Topeka Capital - Journal:

U.S. House rejects farm, food bill despite support of three Kansas lawmakers

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Three of four Kansas members of the U.S. House voted on Friday for a new federal farm bill that went down to defeat and left President Donald Trump without traction on controversial work and job-training mandates for people who receive food stamps.

The House’s Republican-written agriculture and nutrition bill was championed by House Speaker Paul Ryan and farm lobbying interests, but was defeated 198-213. Farm bills typically receive bipartisan support from urban and rural members, but 30 Republicans and all Democrats voted “no.”

U.S. Rep. Roger Marshall, a Republican from Kansas and member of the House Agriculture Committee, said the result showed “clearly we have more work to do.”

Some conservative Republicans in the Freedom Caucus wanted to force action on immigration policy in exchange for backing the bill, but didn’t get the promise they sought.

Democrats were critical because a work requirement of 20 hours per week or mandated enrollment in job training programs could force 2 million people off food stamps. U.S. Sen. Pat Roberts, R-Kan., and chairman of the Senate Agriculture Committee, said the Senate was unlikely to include a work mandate in its version of the farm bill.

“I have faith that once members have to go home and face their producers they will rethink today’s outcome and will focus on the needs of rural America,” said Marshall, who represents the large 1st District in Kansas. “This effort is far from over. I am anxious to return to Congress next week to get back to work on providing our producers the certainty they deserve.”

U.S. farm bills typically run for five years and include funding for farm subsidies, conservation programs, food stamps and rural development. In Kansas, farmers were optimistic the bill could provide relief from low crop prices and a volatile international trade environment.

Trump and other House Republicans were interested in imposing new rules at able-bodied adults in the Supplemental Nutrition Assistance Program, known as SNAP or food stamps.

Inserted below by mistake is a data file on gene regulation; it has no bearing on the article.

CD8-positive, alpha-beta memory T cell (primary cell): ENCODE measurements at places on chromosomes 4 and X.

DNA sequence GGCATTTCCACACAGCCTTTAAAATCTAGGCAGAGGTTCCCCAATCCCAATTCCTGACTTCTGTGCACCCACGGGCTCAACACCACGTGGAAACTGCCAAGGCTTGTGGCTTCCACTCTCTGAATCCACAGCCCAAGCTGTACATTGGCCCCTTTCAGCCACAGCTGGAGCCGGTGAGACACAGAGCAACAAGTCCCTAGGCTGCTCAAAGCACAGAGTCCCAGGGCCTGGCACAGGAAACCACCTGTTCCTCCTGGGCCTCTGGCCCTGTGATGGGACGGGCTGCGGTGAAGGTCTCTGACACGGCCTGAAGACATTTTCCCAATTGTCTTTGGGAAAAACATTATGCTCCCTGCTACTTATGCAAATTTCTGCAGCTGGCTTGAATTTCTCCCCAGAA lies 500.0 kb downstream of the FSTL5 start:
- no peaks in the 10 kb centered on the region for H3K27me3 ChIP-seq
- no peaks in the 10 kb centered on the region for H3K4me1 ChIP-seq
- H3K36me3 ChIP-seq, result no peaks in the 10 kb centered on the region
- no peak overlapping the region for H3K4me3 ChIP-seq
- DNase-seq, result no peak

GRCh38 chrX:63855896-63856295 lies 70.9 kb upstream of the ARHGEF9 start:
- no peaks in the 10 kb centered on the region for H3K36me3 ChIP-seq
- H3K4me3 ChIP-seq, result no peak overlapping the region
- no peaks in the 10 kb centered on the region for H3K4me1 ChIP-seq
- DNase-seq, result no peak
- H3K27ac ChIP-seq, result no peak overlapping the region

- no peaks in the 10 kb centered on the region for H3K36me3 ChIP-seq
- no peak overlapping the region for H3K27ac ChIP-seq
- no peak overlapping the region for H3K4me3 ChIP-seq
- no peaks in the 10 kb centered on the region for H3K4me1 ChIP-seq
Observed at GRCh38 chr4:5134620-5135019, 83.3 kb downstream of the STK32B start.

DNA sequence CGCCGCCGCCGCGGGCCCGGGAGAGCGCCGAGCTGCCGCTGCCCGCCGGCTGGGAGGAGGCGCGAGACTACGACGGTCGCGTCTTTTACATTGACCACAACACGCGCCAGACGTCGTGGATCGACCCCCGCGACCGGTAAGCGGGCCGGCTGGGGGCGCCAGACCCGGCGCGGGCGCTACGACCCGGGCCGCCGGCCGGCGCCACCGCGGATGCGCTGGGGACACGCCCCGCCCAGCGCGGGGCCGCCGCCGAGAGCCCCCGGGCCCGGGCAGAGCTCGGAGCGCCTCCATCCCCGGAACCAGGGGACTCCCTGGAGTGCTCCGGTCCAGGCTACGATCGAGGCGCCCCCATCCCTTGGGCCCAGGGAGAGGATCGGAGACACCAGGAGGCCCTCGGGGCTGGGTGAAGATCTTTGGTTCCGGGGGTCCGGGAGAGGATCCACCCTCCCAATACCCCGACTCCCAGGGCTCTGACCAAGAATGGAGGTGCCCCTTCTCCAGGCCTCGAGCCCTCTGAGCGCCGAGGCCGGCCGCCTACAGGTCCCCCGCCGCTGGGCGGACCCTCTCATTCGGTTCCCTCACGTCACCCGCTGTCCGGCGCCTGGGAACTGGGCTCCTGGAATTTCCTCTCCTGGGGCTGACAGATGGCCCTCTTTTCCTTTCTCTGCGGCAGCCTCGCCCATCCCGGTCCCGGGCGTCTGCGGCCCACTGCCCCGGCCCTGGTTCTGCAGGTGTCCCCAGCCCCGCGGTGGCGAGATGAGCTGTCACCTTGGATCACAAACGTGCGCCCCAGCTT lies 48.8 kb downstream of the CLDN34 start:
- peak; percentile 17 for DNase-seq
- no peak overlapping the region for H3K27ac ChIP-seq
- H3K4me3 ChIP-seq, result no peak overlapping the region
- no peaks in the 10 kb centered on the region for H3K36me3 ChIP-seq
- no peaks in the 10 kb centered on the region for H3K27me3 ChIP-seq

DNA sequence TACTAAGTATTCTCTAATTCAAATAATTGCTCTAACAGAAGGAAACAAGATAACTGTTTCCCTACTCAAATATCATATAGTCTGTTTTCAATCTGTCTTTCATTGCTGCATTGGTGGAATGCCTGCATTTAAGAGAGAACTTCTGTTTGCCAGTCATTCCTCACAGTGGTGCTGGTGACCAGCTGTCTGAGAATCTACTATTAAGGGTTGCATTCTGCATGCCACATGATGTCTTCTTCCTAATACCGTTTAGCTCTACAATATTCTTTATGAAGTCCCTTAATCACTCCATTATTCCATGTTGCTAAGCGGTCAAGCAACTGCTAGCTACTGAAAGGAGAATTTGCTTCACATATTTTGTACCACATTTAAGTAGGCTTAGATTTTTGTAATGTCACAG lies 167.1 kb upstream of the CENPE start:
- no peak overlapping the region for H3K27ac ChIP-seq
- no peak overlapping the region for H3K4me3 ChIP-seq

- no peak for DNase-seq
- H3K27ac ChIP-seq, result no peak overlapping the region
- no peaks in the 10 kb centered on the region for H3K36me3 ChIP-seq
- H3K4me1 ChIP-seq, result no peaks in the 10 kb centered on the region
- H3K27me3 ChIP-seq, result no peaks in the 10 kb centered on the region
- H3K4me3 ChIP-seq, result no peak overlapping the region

The House package also would cut conservation programs by $800 million over a decade, while creating opportunities for some farm producers to exceed subsidy limits, including a provision making additional family members eligible for up to $125,000 in payments each year.
Rejection of the bill demonstrates U.S. Rep. Nancy Pelosi and her Democratic Party colleagues are intent on holding Kansas farmers and ranchers hostage over Trump’s proposal to require able-bodied Americans to work in exchange for food stamps, said U.S. Rep. Ron Estes, who represents a congressional district in Kansas dominated by Wichita.

Estes said the House bill would protect crop insurance programs and repeal burdensome regulations developed under the administration of Democratic President Barack Obama.

“I will continue to fight for Kansas farmers and ranchers and urge Nancy Pelosi and congressional democrats to stop playing political games with the farm bill,” he said.

U.S. Rep. Lynn Jenkins, who serves the 2nd District that includes Topeka, voted for the bill. She is not seeking re-election in 2018 to Congress. U.S. Rep. Kevin Yoder, a Johnson County Republican, is seeking re-election, but didn’t vote on the bill.

Steve Watkins, who is campaigning for the GOP nomination in the 2nd District, said failure of the Republican majority to adopt the bill showed the need for new leadership in Washington, D.C.

“Career politicians in Congress failed to deliver on a Republican-led farm bill that addressed critical issues impacting Kansas farmers -- issues like work requirements for SNAP (food stamp) recipients and long overdue welfare reform,” Watkins said. “Halting farm assistance programs will have detrimental effects on Kansas farms and rural communities. That is why I am running for Congress.”

Via the Topeka Capital-Journal